Industry Insights

 


Plastics too valuable to throw away – An interview with Borouge's Laurence Jones



From Left to Right, Mr. Neeraj Rawal, COO, Polymerupdate, Mr. Sajjid Mitha, Founder & CEO, Polymerupdate, Mr. Laurence Jones, VP Marketing Centre, Borouge Pte Ltd, Ginu Joseph, Editor in Chief and Media Director, Modern Plastics India Magazine


Q. Tell us something about Borouge?


A. Borouge is a leading petrochemical company that provides innovative, value creating plastics solutions. A joint venture between the Abu Dhabi National Oil Company (ADNOC), one of the world’s major oil and gas companies, and Austria based Borealis, a leading provider of chemical and innovative plastics solutions; Borouge is a groundbreaking international partnership at the forefront of the next generation of plastics innovation. With its base in the United Arab Emirates and Marketing & Sales head office in Singapore, Borouge employs more than 3,000 people representing over 40 nationalities and serves customers in 50 countries across the Middle East, Asia and Africa.

 


Q. Tell us something about you?


A. I am a polymer chemist and have worked in the polymer industry for 36 years and specifically for Neste Chemicals, Borealis & Borouge for 30 years – mostly in sales & marketing positions. During that time I have accumulated global experience having been based in UK, USA, Belgium, Abu Dhabi and Singapore. I am currently the Vice President for the Marketing Centre Packaging in Borouge Pte, which covers all Borouge polyolefin products for rigid & flexible packaging and agriculture.



Q. What are the initiatives which Borouge took to tackle the 6 global challenges?


A. Each product that we develop has to address these challenges and also pass the sustainability test. This test is based on a multi-point formula which generates a sustainability number. If the product doesn’t pass that, we don’t develop the product. Each of our products is designed keeping the sustainability factor into consideration and we do a thorough check in each of the stages of development to ensure our initial sustainability assumptions remain valid.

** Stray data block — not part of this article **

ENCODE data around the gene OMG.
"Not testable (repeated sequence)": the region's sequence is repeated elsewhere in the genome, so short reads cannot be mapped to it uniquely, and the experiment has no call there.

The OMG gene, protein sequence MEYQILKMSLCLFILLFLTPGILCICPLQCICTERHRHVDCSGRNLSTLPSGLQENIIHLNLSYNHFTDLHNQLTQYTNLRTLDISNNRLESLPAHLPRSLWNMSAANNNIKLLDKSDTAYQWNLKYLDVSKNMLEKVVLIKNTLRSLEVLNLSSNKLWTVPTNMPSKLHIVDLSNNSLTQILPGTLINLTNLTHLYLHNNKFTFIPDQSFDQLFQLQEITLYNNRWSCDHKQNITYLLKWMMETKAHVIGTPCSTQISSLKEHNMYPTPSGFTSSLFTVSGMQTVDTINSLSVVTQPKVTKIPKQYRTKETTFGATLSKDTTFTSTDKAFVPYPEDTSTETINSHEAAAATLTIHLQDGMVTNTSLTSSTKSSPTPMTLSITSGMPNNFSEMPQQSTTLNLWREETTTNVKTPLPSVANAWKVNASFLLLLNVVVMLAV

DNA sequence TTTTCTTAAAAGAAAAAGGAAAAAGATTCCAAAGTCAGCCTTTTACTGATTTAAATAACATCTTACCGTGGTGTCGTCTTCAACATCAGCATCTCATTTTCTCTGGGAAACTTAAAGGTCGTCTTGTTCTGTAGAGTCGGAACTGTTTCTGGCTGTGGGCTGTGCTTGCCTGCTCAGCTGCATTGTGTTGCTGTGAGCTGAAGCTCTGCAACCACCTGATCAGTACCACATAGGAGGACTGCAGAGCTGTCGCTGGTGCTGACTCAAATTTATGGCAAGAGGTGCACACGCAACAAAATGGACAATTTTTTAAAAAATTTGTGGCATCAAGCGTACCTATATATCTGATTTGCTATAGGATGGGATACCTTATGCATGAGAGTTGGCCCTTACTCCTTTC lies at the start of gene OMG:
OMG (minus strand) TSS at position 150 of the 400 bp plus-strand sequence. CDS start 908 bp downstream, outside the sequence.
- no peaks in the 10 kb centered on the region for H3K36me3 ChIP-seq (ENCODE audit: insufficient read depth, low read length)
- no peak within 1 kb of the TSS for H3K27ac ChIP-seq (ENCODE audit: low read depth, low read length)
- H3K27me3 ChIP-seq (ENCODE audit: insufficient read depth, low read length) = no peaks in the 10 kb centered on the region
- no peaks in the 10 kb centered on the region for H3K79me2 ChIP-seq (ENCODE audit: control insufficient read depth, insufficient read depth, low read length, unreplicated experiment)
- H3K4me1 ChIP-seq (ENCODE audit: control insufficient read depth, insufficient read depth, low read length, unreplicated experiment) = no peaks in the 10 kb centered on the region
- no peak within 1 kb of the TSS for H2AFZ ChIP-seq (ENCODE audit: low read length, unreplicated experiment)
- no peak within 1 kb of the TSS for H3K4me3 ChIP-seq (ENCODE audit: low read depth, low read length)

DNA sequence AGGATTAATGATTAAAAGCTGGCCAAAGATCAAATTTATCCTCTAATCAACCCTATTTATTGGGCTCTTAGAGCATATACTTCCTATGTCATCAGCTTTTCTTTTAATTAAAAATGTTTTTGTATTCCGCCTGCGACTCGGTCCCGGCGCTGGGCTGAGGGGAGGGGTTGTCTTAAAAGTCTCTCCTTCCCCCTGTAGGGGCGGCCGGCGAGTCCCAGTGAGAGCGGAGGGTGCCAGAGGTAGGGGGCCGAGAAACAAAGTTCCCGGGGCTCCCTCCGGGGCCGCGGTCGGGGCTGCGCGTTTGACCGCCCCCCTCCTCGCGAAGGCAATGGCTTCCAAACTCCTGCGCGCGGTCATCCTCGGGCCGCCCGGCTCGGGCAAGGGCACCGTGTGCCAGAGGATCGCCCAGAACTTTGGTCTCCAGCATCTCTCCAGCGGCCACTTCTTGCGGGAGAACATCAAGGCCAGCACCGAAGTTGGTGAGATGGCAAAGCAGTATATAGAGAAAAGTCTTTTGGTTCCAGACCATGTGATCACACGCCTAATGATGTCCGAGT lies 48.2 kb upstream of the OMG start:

Q. What are your suggestions for waste management?


A. My best suggestion is that polymer producers, the big polymer convertors and especially the brand owners get together with governments and the green lobby groups. We must all work together as one unit if we are going to truly address these tough issues. There is such an alliance called the ‘packaging covenant’ which is working today in Australia where consumers have been very active in criticizing the plastics industry.



Q. So how does the Australian Government follow it effectively?


A. Right from Day 1, the packaging covenant works to design the package to be either reusable or recyclable. The green lobby groups make sure that they follow the design principles. The ideal concept is not to use plastics once and then throw away, it must be reusable. In Germany, if you make something in a package, you are responsible to take back that package back or do something to dispose of it. Again, if you make a product reusable, you don’t have to take it back.



Q. During your presentation, you mentioned that Packaging saves 50% of the food. Can you elaborate a bit more on that?